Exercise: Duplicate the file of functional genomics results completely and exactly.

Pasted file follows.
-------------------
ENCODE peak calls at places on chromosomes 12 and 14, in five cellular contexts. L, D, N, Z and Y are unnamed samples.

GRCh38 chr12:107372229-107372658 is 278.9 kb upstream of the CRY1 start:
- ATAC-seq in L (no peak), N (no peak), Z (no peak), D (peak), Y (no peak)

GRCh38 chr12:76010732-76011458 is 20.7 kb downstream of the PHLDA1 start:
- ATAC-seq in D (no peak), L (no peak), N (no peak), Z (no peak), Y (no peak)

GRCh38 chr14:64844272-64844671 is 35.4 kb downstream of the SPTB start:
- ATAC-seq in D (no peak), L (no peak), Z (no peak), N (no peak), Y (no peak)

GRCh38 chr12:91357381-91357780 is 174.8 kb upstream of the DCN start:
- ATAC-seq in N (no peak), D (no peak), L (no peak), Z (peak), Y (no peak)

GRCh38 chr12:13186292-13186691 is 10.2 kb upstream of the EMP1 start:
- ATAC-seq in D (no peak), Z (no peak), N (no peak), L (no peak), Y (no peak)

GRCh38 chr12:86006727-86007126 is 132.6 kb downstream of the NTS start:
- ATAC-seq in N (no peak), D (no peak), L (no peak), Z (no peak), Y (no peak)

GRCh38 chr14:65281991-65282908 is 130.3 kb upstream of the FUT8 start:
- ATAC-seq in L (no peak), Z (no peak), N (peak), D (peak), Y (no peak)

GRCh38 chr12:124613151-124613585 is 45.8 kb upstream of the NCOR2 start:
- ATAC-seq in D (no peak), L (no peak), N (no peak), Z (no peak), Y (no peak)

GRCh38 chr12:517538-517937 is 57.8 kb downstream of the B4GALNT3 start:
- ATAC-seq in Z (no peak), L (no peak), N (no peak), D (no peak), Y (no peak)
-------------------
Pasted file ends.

ENCODE peak calls at places on chromosomes 12 and 14, in five cellular contexts. L, D, N, Z and Y are unnamed samples.

GRCh38 chr12:107372229-107372658 is 278.9 kb upstream of the CRY1 start:
- ATAC-seq in L (no peak), N (no peak), Z (no peak), D (peak), Y (no peak)

GRCh38 chr12:76010732-76011458 is 20.7 kb downstream of the PHLDA1 start:
- ATAC-seq in D (no peak), L (no peak), N (no peak), Z (no peak), Y (no peak)

GRCh38 chr14:64844272-64844671 is 35.4 kb downstream of the SPTB start:
- ATAC-seq in D (no peak), L (no peak), Z (no peak), N (no peak), Y (no peak)

GRCh38 chr12:91357381-91357780 is 174.8 kb upstream of the DCN start:
- ATAC-seq in N (no peak), D (no peak), L (no peak), Z (peak), Y (no peak)

GRCh38 chr12:13186292-13186691 is 10.2 kb upstream of the EMP1 start:
- ATAC-seq in D (no peak), Z (no peak), N (no peak), L (no peak), Y (no peak)

GRCh38 chr12:86006727-86007126 is 132.6 kb downstream of the NTS start:
- ATAC-seq in N (no peak), D (no peak), L (no peak), Z (no peak), Y (no peak)

GRCh38 chr14:65281991-65282908 is 130.3 kb upstream of the FUT8 start:
- ATAC-seq in L (no peak), Z (no peak), N (peak), D (peak), Y (no peak)

GRCh38 chr12:124613151-124613585 is 45.8 kb upstream of the NCOR2 start:
- ATAC-seq in D (no peak), L (no peak), N (no peak), Z (no peak), Y (no peak)

GRCh38 chr12:517538-517937 is 57.8 kb downstream of the B4GALNT3 start:
- ATAC-seq in Z (no peak), L (no peak), N (no peak), D (no peak), Y (no peak)